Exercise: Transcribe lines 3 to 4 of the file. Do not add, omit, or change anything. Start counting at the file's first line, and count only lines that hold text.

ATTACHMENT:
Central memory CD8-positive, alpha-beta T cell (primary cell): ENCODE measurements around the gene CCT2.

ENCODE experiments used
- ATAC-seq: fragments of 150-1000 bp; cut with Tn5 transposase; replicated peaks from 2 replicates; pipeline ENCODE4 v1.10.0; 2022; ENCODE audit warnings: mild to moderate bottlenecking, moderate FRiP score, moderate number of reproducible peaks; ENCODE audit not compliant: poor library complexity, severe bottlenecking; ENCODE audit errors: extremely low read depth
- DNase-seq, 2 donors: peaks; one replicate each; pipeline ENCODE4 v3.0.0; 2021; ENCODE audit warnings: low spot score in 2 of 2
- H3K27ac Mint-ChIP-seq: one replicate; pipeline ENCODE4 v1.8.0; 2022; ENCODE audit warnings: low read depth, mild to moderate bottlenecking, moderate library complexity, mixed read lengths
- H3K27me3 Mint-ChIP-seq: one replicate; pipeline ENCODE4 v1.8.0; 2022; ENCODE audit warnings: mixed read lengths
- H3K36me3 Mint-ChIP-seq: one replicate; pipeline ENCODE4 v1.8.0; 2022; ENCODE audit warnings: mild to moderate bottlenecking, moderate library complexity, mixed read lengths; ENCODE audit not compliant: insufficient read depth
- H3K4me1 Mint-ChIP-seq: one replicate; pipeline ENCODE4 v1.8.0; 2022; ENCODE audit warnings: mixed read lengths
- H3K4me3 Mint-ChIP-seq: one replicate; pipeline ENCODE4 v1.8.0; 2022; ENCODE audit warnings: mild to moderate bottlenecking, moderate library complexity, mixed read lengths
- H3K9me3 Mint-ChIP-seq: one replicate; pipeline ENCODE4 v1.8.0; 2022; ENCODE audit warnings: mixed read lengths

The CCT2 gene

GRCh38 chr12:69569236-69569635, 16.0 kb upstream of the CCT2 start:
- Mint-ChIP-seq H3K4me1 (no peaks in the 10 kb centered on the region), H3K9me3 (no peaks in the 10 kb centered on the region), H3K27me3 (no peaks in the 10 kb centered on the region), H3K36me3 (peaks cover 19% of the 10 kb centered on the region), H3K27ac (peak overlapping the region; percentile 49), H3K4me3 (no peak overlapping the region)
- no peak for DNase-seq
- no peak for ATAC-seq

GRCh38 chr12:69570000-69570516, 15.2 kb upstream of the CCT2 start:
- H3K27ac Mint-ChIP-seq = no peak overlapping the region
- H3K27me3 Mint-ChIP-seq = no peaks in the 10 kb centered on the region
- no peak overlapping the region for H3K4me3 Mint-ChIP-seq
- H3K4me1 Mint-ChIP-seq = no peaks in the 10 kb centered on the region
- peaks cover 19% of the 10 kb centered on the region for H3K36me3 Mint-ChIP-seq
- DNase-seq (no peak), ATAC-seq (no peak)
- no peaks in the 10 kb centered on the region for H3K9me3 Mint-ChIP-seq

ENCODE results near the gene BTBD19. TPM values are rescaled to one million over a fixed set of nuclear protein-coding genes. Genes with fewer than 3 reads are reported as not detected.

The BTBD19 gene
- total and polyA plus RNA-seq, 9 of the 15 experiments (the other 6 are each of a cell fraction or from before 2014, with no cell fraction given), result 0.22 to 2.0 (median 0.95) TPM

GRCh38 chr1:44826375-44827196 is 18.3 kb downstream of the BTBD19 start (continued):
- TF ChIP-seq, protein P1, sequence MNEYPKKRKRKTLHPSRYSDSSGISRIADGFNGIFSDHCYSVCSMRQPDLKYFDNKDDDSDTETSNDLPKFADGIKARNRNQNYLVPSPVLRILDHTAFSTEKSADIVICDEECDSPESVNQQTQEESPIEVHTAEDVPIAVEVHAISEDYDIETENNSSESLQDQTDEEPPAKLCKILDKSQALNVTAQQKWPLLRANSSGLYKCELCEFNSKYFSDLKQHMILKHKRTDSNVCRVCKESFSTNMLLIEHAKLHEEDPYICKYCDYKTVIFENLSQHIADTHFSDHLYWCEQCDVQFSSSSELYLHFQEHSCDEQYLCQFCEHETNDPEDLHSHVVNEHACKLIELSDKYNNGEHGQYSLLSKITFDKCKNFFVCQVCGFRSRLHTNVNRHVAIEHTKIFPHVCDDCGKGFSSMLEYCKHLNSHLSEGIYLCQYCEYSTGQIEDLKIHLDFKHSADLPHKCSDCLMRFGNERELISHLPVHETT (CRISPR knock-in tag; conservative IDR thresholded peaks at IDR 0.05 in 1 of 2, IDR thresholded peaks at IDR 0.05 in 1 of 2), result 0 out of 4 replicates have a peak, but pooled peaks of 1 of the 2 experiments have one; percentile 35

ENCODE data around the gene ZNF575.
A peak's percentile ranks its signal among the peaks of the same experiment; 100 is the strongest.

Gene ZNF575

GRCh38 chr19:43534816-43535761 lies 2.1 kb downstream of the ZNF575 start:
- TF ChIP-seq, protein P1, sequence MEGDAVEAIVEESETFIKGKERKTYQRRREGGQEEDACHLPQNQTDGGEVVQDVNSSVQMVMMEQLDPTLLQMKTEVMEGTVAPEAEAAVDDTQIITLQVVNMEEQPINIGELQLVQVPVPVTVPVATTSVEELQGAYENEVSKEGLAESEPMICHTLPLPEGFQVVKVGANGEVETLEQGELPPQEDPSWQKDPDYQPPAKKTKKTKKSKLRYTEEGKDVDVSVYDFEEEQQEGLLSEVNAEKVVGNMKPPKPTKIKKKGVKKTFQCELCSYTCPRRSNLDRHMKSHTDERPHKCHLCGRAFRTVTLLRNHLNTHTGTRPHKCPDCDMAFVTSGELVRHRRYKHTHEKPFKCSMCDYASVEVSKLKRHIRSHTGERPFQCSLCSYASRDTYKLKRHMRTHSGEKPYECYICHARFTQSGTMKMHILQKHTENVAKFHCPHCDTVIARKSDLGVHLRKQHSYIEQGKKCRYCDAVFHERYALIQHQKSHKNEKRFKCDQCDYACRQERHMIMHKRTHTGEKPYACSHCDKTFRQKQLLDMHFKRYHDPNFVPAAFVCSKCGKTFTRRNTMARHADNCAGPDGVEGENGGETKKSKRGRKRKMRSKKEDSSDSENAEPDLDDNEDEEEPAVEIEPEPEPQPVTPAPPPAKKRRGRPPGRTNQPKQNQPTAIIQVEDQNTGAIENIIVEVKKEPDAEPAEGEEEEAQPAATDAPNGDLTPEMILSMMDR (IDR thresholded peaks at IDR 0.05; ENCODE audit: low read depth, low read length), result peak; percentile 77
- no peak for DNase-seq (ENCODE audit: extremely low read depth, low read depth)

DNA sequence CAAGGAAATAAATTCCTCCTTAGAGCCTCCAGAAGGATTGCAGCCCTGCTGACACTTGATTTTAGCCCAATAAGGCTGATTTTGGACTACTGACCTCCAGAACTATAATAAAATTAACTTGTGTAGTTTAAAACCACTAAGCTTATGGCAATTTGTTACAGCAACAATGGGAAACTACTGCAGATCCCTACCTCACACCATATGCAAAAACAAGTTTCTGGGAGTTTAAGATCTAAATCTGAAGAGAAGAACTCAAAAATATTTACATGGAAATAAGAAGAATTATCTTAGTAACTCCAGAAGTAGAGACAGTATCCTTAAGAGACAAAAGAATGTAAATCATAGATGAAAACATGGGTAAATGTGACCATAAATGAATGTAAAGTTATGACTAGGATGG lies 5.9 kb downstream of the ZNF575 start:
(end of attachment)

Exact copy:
- ATAC-seq: fragments of 150-1000 bp; cut with Tn5 transposase; replicated peaks from 2 replicates; pipeline ENCODE4 v1.10.0; 2022; ENCODE audit warnings: mild to moderate bottlenecking, moderate FRiP score, moderate number of reproducible peaks; ENCODE audit not compliant: poor library complexity, severe bottlenecking; ENCODE audit errors: extremely low read depth
- DNase-seq, 2 donors: peaks; one replicate each; pipeline ENCODE4 v3.0.0; 2021; ENCODE audit warnings: low spot score in 2 of 2